Tuesday, 6 October 2015: Got up, made breakfast on the boat, and got underway around 9:30am.  Took what the husband thought was the right way, but after navigating a bit, we found the next fixed, non-opening bridge was MUCH too low for us to go under and had to turn around, knocking us an hour back.  However, that small mistake gained us a bunch of map reading skills.  You see, the main canal map comes with an almanac.  Every bridge/lock/etc comes with a number that corresponds to a number in the almanac that’s only written in Dutch.  Neither of us are fluent in Dutch, but I spent some time with Duolingo before our vacation and had a decent enough comprehension of basic words, plus our cellphone plan includes international roaming for free, so we had Google Translate to help when there was an unknown word.  We had assumed the bridge heights on the map (major bridges have clearance heights listed next to the almanac reference number) were in meters, but they were in decimeters, so what we thought was a bridge with a 2.6 meter clearance was actually a bridge with a .26 meter clearance.  Our boat had a clearance of 2.4 meters, so that wasn’t going to work at all.  However, we were now getting the hang of going between the canal map and almanac and felt pretty secure in the route we planned from there on, carefully checking the bridges the whole way to our final destination that day of Leeuwarden.  We made it to Leeuwarden by 1:30pm and the weather was still drizzly, foggy, and a bit chilly as it had been all morning.  We’re not bothered much by rain, so it really wasn’t a problem since it wasn’t coming down in buckets.  To make it into Leeuwarden, there are a series of drawbridges that cost a total of €7, paid all together at one bridge.  The bridge tender hangs a wooden shoe attached to a fishing pole out of his office window and somehow manages to land the shoe right in your hands every time.  You stuff exact payment inside, wave a thank you, and the bridge tender pulls up the shoe.  We didn’t have to wait terribly long at any of the bridges, but we were also part of a line of a few boats advancing through each one.  After we tied up next to a pretty spot off the Prinsentuin (a lovely public park/garden), we paid €12.27 to moor for the night.  Our first stop in Leeuwarden was the Boomsma distillery and museum.  The popular drink is a bitter liquor called Beerenburg, and Boomsma has been in the Beerenburg business for 125 years.  They also make gin, aged gin, blackberry and elderberry liquor, and a few other spirits.  We watched a short video on the history and production of Beerenburg and got to have a few samples.  We walked around Leeuwarden a bit, making a stop at an amazing cheese shop, Zuivelhoeve, and eventually ending up at the Oldehove.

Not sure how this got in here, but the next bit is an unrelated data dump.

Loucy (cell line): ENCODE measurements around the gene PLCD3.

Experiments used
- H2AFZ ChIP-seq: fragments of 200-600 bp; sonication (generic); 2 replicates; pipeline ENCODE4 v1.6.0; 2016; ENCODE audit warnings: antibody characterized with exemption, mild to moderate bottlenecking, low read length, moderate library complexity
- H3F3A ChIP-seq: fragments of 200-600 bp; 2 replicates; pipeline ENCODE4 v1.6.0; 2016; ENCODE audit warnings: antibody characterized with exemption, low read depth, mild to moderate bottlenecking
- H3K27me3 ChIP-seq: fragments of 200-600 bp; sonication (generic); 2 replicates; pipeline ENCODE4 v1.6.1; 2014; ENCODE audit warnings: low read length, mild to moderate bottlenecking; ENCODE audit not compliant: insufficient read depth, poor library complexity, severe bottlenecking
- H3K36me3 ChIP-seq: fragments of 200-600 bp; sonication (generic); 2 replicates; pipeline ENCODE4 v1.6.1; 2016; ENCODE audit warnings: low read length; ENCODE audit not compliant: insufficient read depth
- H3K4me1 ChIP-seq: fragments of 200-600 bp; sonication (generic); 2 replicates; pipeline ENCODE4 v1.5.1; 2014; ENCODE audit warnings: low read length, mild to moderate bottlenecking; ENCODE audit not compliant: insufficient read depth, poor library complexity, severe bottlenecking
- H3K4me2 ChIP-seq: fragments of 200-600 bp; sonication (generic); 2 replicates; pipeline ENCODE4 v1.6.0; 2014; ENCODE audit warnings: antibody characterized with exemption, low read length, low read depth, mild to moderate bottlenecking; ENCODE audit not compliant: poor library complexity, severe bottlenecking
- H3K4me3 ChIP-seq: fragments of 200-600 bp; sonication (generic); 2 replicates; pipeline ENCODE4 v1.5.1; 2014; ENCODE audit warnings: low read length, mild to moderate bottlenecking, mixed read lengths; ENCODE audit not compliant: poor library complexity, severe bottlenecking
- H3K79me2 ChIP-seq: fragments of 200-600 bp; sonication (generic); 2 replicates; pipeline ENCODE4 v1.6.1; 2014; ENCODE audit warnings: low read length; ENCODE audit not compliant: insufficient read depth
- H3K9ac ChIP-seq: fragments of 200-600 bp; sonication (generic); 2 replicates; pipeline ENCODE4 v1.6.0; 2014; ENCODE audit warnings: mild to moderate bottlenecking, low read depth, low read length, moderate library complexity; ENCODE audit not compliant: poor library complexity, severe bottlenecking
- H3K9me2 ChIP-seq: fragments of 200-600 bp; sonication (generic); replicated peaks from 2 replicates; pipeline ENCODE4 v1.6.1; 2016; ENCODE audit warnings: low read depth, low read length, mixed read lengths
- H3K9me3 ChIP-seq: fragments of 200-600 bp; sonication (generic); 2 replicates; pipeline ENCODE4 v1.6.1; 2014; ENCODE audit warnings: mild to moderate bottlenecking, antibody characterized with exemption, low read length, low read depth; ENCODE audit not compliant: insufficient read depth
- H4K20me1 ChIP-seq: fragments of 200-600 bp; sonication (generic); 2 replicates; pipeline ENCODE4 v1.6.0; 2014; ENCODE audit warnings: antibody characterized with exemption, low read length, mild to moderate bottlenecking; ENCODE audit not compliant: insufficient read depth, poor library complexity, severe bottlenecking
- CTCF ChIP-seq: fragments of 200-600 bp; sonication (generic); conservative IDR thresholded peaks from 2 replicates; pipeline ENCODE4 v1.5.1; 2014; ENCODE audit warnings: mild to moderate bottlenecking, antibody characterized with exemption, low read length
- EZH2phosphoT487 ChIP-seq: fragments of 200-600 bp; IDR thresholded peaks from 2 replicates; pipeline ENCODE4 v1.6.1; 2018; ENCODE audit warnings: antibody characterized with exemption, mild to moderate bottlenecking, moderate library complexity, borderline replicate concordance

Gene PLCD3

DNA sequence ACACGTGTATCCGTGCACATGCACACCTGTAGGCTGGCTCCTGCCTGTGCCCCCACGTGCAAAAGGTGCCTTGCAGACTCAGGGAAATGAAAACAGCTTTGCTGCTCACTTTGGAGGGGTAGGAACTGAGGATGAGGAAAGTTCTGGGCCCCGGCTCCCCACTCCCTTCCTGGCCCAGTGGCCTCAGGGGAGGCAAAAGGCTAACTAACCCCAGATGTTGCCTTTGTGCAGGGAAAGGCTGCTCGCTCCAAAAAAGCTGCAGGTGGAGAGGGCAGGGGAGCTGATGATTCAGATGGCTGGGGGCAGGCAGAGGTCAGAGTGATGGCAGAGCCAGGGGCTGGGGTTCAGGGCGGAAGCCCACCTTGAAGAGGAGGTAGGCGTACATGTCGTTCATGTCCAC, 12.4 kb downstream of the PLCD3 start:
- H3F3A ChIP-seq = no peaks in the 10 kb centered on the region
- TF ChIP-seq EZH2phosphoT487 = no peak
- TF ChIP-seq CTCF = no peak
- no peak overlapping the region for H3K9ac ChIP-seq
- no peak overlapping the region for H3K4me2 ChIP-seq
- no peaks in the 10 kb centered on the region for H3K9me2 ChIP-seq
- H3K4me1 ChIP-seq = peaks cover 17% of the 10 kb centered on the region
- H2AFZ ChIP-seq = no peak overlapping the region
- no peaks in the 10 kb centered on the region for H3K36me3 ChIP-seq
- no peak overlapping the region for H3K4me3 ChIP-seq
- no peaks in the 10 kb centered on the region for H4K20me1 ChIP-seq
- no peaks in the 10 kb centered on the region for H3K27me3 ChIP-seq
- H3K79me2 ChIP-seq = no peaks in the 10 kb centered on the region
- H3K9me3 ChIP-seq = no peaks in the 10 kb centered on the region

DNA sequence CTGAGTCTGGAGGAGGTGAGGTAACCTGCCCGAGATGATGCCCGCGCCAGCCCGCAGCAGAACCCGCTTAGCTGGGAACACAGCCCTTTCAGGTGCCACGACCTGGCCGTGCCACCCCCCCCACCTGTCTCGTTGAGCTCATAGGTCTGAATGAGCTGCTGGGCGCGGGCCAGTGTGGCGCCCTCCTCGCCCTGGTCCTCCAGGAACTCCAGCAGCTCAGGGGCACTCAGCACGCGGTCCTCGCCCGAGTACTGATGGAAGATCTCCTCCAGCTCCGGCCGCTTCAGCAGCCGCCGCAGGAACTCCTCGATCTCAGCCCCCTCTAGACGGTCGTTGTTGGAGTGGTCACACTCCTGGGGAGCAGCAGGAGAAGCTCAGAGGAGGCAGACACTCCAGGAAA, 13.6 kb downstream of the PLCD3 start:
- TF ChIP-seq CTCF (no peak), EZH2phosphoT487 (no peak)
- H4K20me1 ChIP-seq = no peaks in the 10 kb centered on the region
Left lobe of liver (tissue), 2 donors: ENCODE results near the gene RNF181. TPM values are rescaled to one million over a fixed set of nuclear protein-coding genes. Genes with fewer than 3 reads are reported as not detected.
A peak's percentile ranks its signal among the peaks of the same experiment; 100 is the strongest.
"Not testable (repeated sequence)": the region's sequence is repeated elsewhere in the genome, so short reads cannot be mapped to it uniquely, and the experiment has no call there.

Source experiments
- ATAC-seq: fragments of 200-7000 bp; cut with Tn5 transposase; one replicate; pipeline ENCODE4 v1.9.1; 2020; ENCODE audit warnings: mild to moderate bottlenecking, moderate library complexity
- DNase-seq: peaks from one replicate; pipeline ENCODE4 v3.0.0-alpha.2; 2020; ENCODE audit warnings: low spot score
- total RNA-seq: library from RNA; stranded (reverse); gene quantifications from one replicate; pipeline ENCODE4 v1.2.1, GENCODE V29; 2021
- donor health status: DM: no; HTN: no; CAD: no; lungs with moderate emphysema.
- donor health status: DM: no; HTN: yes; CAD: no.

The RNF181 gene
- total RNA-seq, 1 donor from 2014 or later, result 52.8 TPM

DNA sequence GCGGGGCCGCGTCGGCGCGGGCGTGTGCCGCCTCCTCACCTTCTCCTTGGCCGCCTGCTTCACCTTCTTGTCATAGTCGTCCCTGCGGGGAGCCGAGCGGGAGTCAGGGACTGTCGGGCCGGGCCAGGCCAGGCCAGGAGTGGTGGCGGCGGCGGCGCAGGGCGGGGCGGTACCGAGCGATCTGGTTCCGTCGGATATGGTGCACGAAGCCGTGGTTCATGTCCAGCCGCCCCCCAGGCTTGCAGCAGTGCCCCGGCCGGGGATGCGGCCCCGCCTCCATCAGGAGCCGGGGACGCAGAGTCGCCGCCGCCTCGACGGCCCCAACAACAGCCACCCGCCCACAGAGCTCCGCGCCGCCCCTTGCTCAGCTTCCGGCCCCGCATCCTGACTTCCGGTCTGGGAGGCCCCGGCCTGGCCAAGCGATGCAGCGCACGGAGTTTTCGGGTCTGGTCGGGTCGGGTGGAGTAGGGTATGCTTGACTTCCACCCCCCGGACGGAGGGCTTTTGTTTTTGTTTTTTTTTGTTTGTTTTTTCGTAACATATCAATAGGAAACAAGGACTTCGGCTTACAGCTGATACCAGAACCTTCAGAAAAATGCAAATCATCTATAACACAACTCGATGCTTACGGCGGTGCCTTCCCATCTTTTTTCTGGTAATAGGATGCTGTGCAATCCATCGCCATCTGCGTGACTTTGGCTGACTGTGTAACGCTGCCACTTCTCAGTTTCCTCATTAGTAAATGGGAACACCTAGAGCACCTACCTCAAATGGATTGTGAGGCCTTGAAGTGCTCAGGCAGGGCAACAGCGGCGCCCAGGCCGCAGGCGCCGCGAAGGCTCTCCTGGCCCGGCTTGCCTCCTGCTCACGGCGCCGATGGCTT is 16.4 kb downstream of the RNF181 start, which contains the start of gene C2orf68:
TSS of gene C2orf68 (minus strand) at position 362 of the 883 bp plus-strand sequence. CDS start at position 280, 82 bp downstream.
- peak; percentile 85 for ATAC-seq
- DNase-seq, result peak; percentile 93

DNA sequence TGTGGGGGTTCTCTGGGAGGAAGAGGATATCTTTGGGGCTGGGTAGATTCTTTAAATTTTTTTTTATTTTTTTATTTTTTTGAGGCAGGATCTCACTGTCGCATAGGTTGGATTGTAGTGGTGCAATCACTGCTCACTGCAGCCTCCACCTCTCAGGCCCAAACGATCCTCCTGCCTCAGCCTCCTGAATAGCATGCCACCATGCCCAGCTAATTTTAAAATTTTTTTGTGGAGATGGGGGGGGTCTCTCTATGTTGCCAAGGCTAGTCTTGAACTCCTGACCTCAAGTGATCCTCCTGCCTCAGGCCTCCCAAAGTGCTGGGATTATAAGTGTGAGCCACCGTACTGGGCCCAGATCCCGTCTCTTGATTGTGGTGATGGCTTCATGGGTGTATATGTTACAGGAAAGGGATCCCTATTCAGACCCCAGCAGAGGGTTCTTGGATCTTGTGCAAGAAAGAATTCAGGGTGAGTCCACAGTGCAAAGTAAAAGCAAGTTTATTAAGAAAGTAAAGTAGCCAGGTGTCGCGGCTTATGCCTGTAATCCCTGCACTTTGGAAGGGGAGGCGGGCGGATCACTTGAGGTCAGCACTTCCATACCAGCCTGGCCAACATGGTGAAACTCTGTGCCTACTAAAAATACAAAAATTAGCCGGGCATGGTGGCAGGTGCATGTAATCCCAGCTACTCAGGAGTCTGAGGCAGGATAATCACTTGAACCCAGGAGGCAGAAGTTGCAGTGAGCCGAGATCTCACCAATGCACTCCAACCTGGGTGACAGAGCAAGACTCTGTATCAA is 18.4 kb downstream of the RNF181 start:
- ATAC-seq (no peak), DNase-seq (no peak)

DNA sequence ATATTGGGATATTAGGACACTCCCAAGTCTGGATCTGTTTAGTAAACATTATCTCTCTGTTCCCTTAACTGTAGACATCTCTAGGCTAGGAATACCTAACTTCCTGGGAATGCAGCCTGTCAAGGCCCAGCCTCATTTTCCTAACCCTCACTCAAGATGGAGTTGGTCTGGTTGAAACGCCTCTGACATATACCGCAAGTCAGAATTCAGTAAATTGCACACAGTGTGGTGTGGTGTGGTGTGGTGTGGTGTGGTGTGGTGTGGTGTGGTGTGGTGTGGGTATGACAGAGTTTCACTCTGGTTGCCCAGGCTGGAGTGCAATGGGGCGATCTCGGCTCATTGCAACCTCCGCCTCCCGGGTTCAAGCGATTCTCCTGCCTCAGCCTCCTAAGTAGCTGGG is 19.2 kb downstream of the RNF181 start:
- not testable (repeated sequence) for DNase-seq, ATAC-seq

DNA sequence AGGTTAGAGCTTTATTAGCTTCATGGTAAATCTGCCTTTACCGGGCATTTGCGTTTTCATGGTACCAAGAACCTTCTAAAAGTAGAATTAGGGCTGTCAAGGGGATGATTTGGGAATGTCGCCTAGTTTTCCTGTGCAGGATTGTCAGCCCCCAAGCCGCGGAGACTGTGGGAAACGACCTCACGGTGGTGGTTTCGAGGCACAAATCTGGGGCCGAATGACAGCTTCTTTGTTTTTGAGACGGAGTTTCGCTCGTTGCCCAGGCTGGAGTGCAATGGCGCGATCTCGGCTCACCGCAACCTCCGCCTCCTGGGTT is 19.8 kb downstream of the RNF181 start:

Oldehove is the tower of an unfinished church began in 1529.  Unfortunately the tower began to sag and construction was stopped, the church eventually demolished, but the tower remains, leaning at an odd angle at the end of the square.  Never put off by a couple of steps, we went in and grabbed tickets for our ascent to the top, a climb of only 183 steps.  At the top of the first floor of the tower, the steps flip to the other side of the tower (an attempt to help straighten the tower by adding weight to the other side) and climb up to the top in a narrow spiral staircase.  Much like the famous Leaning Tower of Pisa, the tower felt weird to climb – even though you know you’re going up the stairs, at times the angle is enough to feel as though you’re not going upwards at all.  At the very top of the tower there’s a glass platform that hangs over the outside wall of the tower letting you stare down past your feet to the ground a few stories below.

We made our way back down the tower finally and headed back to the boat for dinner at 5pm.  Part of the benefit of having the boat is that we try to make our own breakfast and dinner most days so that the vacation is a little more affordable (and healthy).  We went back out after dinner to have a few beers around town, but things were pretty quiet and closed up around town.  We turned in early, heading back to the boat and made it just as the skies opened up and it started raining buckets.

(Part 2 is on its way, standby!  I’ll add a link here to Part 2 once it’s published.)